But, said Mr. Davis, I shall not attempt to review the military career of our fallen Chieftain. Of the man, how shall I speak? He was my friend, and in that word is included all that I could say of any man. His moral qualities rose to the height of his genius. Self denying – always intent upon the one idea of duty – self-controlled to an extent that many thought him cold. His feelings were really warm, and his heart melted freely at the sight of a wounded soldier or the story of the sufferings of the widow and orphan. During the war he was ever conscious of the inequality of the means at his control; but it was never his to complain or to utter a doubt – It was always his to do. When in the last campaign he was beleaguered at Petersburg, and painfully aware of the straights to which we were reduced, he said: “With my army in the mountains of Virginia I could carry on this war for twenty years longer.” His men exhausted and his supplies failing, he was unable to carry out his plans. An untoward event caused him to anticipate the movement and the Army of Northern Virginia was overwhelmed. But in the surrender he anticipated conditions that have not been fulfilled – he expected his army to be respected and his paroled soldiers to be allowed the enjoyments of life and property. Whether these conditions have been fulfilled, let others say.
Here he now sleeps in the land he loved so well, and that land is not Virginia only, for they do injustice to Lee who believe he fought only for Virginia. He was ready to go anywhere, on any service for the good of his country, and his heart was as broad as the fifteen States struggling for the principles that our forefathers fought for in the Revolution of 1776. He is sleeping in the same soil with the thousands who fought under the same flag, but first offered up their lives. Here the living are assembled to honor his memory, and there the skeleton sentinels keep watch over his grave. This citizen! this soldier! this great general! this true patriot! left behind him the crowning glory of a true Christian. His Christianity ennobled him in life, and affords us grounds for the belief that he is happy beyond the grave.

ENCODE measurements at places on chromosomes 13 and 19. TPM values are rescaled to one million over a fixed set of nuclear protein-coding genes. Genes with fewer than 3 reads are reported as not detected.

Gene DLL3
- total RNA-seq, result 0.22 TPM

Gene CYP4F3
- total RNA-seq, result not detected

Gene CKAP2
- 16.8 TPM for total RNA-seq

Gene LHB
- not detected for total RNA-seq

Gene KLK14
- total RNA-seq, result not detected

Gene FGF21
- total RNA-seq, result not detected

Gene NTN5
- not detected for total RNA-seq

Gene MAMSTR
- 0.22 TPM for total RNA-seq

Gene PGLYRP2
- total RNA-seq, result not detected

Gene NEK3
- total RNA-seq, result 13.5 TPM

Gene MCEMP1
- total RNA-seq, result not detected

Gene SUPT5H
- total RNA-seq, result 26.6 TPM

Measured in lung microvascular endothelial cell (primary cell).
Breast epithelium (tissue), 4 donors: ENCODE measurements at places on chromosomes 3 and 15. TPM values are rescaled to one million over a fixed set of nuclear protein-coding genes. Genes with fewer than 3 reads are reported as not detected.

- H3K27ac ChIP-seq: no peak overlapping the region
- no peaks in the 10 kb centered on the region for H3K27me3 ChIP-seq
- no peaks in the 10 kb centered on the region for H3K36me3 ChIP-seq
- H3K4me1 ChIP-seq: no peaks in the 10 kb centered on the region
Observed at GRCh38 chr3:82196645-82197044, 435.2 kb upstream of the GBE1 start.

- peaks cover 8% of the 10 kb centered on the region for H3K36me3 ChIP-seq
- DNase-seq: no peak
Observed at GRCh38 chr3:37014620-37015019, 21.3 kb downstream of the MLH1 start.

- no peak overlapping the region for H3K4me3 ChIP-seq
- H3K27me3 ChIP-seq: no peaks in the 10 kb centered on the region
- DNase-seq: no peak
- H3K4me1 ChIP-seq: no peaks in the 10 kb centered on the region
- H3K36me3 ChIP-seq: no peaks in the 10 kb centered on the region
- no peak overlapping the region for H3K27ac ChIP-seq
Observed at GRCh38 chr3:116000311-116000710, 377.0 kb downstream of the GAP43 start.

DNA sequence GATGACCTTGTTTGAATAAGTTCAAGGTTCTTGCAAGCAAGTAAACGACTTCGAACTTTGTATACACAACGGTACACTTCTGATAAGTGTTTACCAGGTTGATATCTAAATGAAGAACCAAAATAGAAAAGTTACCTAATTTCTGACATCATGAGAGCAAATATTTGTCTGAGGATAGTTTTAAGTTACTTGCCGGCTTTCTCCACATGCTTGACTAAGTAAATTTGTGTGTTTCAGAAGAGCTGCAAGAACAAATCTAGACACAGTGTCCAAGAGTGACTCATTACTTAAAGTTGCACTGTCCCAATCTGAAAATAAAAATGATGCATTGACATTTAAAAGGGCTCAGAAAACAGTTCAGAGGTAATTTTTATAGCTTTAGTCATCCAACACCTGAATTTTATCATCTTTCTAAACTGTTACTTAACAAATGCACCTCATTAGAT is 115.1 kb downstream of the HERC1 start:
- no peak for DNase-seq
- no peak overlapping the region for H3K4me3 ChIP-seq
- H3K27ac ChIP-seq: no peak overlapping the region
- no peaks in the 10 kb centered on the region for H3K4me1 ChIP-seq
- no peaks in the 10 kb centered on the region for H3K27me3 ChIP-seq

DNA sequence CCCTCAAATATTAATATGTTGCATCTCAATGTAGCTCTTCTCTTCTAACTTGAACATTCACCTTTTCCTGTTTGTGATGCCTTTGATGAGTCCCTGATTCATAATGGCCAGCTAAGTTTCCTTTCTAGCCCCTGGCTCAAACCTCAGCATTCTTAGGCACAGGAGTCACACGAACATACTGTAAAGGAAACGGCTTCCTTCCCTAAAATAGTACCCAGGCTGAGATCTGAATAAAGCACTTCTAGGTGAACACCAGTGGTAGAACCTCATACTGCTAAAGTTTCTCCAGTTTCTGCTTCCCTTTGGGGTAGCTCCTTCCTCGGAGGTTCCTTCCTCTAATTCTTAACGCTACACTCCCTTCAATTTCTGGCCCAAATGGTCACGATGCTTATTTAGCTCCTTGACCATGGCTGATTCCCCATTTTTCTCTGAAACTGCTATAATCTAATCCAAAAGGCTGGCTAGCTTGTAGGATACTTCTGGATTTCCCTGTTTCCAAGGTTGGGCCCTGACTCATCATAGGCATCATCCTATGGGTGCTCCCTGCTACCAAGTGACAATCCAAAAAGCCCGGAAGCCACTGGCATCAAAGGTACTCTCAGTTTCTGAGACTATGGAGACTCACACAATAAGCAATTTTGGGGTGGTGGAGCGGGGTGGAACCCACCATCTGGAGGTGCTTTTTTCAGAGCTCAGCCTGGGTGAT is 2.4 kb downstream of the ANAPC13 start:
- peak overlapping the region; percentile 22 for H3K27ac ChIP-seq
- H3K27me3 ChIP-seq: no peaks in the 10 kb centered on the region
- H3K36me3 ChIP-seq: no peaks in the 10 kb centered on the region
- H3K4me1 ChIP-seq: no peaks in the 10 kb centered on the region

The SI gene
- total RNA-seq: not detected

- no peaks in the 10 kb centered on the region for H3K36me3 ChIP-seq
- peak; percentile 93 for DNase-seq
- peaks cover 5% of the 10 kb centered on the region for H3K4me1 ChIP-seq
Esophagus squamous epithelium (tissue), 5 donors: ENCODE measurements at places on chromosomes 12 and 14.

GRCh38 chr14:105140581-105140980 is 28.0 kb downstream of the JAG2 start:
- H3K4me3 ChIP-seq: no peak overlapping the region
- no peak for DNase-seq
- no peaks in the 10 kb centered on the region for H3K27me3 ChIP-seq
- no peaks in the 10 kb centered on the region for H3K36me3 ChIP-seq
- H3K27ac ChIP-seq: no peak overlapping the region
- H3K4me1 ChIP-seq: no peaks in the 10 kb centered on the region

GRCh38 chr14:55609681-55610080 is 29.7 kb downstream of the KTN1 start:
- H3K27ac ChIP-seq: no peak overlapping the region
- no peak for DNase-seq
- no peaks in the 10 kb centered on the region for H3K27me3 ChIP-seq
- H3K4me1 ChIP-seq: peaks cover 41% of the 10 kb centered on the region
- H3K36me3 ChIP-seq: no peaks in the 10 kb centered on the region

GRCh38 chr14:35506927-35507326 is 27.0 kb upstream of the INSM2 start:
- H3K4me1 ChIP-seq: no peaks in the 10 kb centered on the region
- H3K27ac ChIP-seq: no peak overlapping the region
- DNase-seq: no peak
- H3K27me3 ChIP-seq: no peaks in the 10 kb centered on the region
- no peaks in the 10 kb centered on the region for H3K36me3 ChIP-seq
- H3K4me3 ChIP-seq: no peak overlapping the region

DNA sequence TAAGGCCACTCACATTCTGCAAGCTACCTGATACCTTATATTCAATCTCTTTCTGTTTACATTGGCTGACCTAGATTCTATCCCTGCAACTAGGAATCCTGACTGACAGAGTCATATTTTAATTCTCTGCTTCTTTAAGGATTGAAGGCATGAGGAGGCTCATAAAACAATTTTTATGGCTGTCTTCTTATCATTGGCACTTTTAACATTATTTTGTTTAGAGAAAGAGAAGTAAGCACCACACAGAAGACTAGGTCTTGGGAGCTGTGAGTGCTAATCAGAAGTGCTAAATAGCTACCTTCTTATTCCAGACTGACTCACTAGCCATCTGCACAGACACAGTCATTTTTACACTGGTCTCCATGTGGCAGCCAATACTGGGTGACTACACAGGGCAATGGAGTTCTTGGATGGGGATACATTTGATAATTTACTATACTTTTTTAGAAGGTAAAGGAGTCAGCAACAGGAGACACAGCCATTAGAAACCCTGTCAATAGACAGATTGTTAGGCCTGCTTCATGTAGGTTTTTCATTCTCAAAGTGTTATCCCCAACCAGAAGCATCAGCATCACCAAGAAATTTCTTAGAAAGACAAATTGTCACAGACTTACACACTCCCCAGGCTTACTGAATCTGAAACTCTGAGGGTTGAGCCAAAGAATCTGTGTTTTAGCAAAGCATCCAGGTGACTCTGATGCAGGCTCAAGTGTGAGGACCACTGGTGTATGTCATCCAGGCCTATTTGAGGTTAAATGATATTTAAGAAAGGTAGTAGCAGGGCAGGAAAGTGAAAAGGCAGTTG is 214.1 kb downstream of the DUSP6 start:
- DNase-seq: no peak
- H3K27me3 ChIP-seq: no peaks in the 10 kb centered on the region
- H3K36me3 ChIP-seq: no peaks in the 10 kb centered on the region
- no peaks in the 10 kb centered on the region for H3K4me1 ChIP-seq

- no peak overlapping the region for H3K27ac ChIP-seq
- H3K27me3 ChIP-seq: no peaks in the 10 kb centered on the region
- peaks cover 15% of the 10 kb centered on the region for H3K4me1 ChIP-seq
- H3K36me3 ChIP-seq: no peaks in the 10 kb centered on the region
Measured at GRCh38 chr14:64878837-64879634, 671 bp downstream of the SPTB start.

But, while we mourn the loss of the great and the true, drop we also tears of sympathy with her who was his help-meet in life – the noble woman who, while her husband was in the field leading the Army of the Confederacy, though an invalid herself, passed the time in knitting socks for the marching soldiers! A woman fit to be the mother of heroes – and heroes are descended from her. Mourning with her, we can only offer the consolation of a Christian. Our loss is not his, but he now enjoys the rewards of a life well spent and a never wavering trust in a risen Saviour. This day we unite our words of sorrow with those of the good and great throughout Christendom, for his fame is gone over the water – his deeds will be remembered; and when the monument we build shall have crumbled into dust, his virtues will still live, a high model for the imitation of generations yet unborn.
–From The Papers of Jefferson Davis, Volume 12, pp 502-506. Transcribed from the Richmond Dispatch, November 4, 1870.
A Texan, A Floridian, and a Virginian all die and go to hell. While there, they spy a red phone and ask what the phone is for. The devil tells them it is for calling back to Earth.
The Texan asks to call Dallas and talks for 5 minutes. When he is finished, the devil informs him that the cost is a million dollars, so the Texan writes him a check.
Next the Floridian calls Miami and talks for 30 minutes. When he is finished, the devil informs him that the cost is 6 million dollars, so he writes him a check.
Finally the Virginian gets his turn. He calls Richmond and talks for 4 hours. When he is finished, the devil informs him that the cost is $5.00. When the Texan hears this, he goes ballistic and asks the devil why the Virginian got to call Richmond so cheaply.
The devil smiles and replies, “Since Ralph Northam took over, the state has gone to hell, so it’s a local callâ€.